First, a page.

Medical charity accuses US of pushing India to ease patent rules

Medical charity accuses US of pushing India to ease patent rules
A health worker attends to a girl at the medical centre of Doctor Without Borders (Medecin sans Frontiere (MSF) where people infected with the Ebola virus are treated in Monrovia on September 26, 2014.

NEW DELHI - Medical charity Medecins sans frontiers on Saturday accused the United States of ratcheting up pressure on India's new government to water down strict patent rules that have turned the country into the "world's pharmacy".

India's vast generics drug industry is a major supplier of cheap copycat, lifesaving medicines to treat diabetes, cancer and other diseases afflicting people locally and globally who cannot afford expensive branded versions.

"India has been the world's affordable drug safe-haven, the biggest source of affordable medicines," Leena Menghaney, South Asia Regional Head of Medecins Sans Frontières' (MSF) Access Campaign, told AFP.

"But now the US is trying to paint India as a rogue nation" in the area of patent law, she said in an interview.

The comments come after the US Trade Representative (USTR) announced in mid-October it was starting an additional "Out-of-Cycle Review" of India's intellectual property regime in which the nation's drug patent laws will be closely scrutinised.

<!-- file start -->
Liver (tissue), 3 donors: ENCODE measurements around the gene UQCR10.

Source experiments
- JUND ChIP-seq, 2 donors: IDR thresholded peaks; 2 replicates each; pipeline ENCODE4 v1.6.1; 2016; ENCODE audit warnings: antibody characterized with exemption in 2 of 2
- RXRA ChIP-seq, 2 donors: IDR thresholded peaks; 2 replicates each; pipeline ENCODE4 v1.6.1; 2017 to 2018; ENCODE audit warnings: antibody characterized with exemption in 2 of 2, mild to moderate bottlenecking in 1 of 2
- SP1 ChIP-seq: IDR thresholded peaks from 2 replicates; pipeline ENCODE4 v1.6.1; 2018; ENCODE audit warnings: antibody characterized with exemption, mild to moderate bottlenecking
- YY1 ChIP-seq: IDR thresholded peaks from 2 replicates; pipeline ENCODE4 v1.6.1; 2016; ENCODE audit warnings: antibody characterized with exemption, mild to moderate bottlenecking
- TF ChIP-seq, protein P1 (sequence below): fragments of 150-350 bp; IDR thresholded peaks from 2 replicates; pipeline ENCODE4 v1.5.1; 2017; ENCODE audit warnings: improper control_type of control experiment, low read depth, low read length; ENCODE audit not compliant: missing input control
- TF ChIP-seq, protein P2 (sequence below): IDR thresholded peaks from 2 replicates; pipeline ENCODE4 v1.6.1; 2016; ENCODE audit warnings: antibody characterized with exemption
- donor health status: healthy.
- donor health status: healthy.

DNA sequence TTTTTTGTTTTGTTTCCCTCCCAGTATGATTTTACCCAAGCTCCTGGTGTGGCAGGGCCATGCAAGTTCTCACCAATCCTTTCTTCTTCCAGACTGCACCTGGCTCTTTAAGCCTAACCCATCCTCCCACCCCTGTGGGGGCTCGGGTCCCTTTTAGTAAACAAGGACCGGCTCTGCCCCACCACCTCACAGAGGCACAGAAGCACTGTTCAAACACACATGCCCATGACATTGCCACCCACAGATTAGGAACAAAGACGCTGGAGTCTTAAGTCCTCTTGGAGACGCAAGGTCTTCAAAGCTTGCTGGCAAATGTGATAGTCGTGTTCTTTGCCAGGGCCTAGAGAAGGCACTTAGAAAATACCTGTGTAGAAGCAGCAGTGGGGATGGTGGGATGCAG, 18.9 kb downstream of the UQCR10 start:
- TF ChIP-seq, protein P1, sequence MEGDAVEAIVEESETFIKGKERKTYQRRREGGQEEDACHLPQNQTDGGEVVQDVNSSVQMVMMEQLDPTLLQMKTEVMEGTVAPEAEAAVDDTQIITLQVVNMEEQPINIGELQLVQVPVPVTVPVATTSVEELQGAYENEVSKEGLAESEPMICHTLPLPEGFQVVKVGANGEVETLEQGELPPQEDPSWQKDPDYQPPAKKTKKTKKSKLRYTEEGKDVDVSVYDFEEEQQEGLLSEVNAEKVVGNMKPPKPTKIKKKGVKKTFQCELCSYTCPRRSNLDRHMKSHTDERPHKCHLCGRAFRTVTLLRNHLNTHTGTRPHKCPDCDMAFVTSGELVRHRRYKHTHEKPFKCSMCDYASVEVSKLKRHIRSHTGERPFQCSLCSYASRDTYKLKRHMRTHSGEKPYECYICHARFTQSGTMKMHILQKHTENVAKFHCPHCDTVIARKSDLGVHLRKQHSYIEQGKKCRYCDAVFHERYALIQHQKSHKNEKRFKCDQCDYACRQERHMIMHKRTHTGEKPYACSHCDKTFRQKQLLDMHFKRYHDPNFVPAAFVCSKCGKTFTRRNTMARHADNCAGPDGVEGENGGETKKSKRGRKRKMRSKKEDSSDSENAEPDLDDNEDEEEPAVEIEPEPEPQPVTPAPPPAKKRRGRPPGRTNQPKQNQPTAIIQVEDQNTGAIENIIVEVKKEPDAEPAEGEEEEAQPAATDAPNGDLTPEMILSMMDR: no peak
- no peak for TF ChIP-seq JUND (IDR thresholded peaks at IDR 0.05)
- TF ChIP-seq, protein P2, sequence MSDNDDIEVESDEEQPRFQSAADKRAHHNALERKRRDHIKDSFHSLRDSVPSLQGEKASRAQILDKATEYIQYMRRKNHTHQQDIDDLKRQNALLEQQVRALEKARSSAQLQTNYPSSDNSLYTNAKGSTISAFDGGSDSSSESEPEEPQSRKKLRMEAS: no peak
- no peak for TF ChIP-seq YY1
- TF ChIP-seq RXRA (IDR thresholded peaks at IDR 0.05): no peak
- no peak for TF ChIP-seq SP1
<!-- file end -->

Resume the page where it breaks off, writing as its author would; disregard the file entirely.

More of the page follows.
The review is part of US efforts to "seek constructive engagement that will both improve IP (intellectual property) protection and enforcement in India," the USTR said on its website.

US and other global drugmakers say India's strict criteria for obtaining patents and copycat drugs industry reduces incentives to produce cutting-edge medicines.

The previous Congress government, which lost power in May, had said it would not relax the country's tough patent stance which are among the world's stiffest.

Indian law insists that drugs must "satisfy the test of novelty or inventiveness" to obtain patent protection.

But US authorities are seeking to get the new right-wing government led by Prime Minister Narendra Modi to soften India's patent rules.

"The new government must stand firm and not allow the patent regime to be dismantled. It must not be bullied," said MSF's Menghaney.

"The futures of tens of millions of patients rest on this." Unlike many Western nations, India does not award patents for so-called "evergreening" or tweaking existing drug formulas to the dismay of multinational pharmaceutical firms which rely on such measures to extend patent lives and income stream.

Also, following a visit by Modi to Washington last month, MSF noted that the two governments promised to "establish an annual high-level Intellectual Property Working Group with appropriate decision-making and technical-level meetings".

MSF said it feared the working group would give Washington a formal platform to pressure India's right-wing government which took power in May to change its patent laws.

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